After the rise of molecular genetics in the 1950s, the field of molecular evolution developed, based on protein sequences and immunological tests, and later incorporating RNA and DNA studies.
In the late 1960s, the neutral theory of molecular evolution provided a theoretical basis for the molecular clock, though both the clock and the neutral theory were controversial, since most evolutionary biologists held strongly to panselectionism, with natural selection as the only important cause of evolutionary change.

Robert Chambers (publisher, born 1802)

Robert ChambersRobertChambers
In 1844, the Scottish publisher Robert Chambers anonymously published an extremely controversial but widely read book entitled Vestiges of the Natural History of Creation.
Robert Chambers (10 July 1802 – 17 March 1871) was a Scottish publisher, geologist, evolutionary thinker, author and journal editor who, like his elder brother and business partner William Chambers, was highly influential in mid-19th century scientific and political circles.

Peter J. Bowler

Bowler, Peter J.Peter BowlerP. J. Bowler
However, as historian of science Peter J. Bowler says, "Through a combination of bold theorizing and comprehensive evaluation, Darwin came up with a concept of evolution that was unique for the time."
Peter J. Bowler (born 8 October 1944) is a historian of biology who has written extensively on the history of evolutionary thought, the history of the environmental sciences, and on the history of genetics.

Tree of life (biology)

tree of lifetree of descentevolutionary tree
Unlike Lamarck, Darwin proposed common descent and a branching tree of life, meaning that two very different species could share a common ancestor.

Natural history

naturalistnaturalistsnatural historian
With the beginnings of modern biological taxonomy in the late 17th century, two opposed ideas influenced Western biological thinking: essentialism, the belief that every species has essential characteristics that are unalterable, a concept which had developed from medieval Aristotelian metaphysics, and that fit well with natural theology; and the development of the new anti-Aristotelian approach to modern science: as the Enlightenment progressed, evolutionary cosmology and the mechanical philosophy spread from the physical sciences to natural history.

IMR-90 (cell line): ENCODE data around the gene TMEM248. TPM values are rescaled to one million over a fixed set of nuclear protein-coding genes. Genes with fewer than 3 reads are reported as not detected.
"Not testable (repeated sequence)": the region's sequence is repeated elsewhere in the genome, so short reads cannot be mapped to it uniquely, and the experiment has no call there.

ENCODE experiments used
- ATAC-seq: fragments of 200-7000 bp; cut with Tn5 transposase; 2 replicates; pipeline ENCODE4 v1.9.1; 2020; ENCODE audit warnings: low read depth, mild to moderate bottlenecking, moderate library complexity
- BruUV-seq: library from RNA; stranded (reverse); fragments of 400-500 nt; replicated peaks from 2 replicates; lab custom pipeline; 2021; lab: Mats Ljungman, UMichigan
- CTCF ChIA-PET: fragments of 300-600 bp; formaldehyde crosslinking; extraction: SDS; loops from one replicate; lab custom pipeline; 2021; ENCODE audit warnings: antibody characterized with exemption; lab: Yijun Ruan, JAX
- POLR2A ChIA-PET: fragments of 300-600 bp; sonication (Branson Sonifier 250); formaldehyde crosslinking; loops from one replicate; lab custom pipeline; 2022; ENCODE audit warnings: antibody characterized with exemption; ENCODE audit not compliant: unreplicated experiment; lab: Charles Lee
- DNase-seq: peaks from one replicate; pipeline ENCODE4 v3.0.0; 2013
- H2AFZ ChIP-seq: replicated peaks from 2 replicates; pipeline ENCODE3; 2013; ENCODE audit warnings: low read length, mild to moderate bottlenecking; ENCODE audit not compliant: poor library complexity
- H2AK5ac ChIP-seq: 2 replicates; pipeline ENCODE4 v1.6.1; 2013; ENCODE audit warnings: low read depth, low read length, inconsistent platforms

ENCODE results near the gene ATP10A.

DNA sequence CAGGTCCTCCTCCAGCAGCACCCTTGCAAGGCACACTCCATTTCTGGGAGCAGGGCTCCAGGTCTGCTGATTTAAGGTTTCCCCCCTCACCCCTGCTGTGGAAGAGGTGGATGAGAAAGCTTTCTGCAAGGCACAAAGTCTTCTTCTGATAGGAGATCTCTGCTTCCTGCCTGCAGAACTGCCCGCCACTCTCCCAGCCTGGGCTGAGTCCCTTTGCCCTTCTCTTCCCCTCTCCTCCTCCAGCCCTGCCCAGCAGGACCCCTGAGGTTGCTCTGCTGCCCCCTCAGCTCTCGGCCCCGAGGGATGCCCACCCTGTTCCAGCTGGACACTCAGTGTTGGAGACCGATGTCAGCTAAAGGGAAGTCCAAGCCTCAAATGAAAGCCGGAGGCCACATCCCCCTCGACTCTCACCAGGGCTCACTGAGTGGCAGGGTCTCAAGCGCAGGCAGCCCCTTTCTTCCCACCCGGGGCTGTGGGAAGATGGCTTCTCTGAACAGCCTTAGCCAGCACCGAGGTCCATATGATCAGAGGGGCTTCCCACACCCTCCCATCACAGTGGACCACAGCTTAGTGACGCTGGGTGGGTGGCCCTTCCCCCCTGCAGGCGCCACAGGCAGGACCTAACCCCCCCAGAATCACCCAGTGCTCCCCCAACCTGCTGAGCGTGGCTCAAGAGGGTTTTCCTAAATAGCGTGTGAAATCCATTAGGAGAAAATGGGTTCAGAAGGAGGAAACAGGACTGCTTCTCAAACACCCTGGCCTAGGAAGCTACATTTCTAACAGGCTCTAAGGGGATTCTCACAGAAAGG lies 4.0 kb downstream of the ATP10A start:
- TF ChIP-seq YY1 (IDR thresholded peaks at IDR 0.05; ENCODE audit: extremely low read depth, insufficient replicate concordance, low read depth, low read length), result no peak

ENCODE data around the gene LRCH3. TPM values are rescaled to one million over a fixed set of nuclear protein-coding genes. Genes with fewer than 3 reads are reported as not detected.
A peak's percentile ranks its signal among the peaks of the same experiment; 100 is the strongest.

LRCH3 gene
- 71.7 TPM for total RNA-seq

Zhuang Zhou

ZhuangziChuang TzuZhuang Zi
Ancient Chinese thinkers such as Zhuang Zhou (c.
The 20th century Chinese philosopher and essayist Hu Shih considered Zhuangzi a Chinese forerunner of evolution.

Charles Darwin

DarwinDarwinianCharles Robert Darwin
In 1858 Charles Darwin and Alfred Russel Wallace published a new evolutionary theory, explained in detail in Darwin's On the Origin of Species (1859).

The Descent of Man, and Selection in Relation to Sex

The Descent of ManDescent of ManThe Descent of Man and Selection in Relation to Sex
In 1871, Darwin published The Descent of Man, and Selection in Relation to Sex, which contained his views on human evolution.
The book discusses many related issues, including evolutionary psychology, evolutionary ethics, differences between human races, differences between sexes, the dominant role of women in mate choice, and the relevance of the evolutionary theory to society.

Denis Diderot

DiderotDiderot, DenisDiderot of China
Another French philosopher, Denis Diderot, also wrote that living things might have first arisen through spontaneous generation, and that species were always changing through a constant process of experiment where new forms arose and survived or not based on trial and error; an idea that can be considered a partial anticipation of natural selection.
Science historian Conway Zirkle has written that Diderot was an early evolutionary thinker and noted that his passage that described natural selection was "so clear and accurate that it almost seems that we would be forced to accept his conclusions as a logical necessity even in the absence of the evidence collected since his time."

Samuel Butler (novelist)